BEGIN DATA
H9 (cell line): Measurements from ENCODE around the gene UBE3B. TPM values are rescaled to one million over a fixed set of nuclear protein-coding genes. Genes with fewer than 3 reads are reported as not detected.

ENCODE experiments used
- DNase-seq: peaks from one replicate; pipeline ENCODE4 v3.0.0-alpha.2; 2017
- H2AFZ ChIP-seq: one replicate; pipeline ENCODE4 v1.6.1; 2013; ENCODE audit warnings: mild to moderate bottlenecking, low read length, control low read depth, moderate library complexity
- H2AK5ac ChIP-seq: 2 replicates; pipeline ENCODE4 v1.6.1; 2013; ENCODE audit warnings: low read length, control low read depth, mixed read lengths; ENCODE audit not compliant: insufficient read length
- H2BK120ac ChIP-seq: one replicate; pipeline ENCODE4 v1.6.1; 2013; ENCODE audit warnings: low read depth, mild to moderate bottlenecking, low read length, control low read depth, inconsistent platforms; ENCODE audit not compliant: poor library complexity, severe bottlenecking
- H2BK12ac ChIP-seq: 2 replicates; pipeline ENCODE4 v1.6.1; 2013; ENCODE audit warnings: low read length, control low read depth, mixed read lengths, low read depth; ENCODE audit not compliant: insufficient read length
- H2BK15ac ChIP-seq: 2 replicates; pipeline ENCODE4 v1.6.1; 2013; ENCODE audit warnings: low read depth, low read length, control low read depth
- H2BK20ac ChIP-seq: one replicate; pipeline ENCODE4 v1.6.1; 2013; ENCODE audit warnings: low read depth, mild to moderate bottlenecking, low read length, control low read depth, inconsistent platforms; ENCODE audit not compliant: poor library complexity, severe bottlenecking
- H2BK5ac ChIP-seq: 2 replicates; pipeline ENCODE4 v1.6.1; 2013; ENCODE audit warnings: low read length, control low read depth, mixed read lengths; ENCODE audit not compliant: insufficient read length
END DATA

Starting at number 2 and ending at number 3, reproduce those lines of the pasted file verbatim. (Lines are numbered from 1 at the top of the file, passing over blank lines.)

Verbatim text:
ENCODE experiments used
- DNase-seq: peaks from one replicate; pipeline ENCODE4 v3.0.0-alpha.2; 2017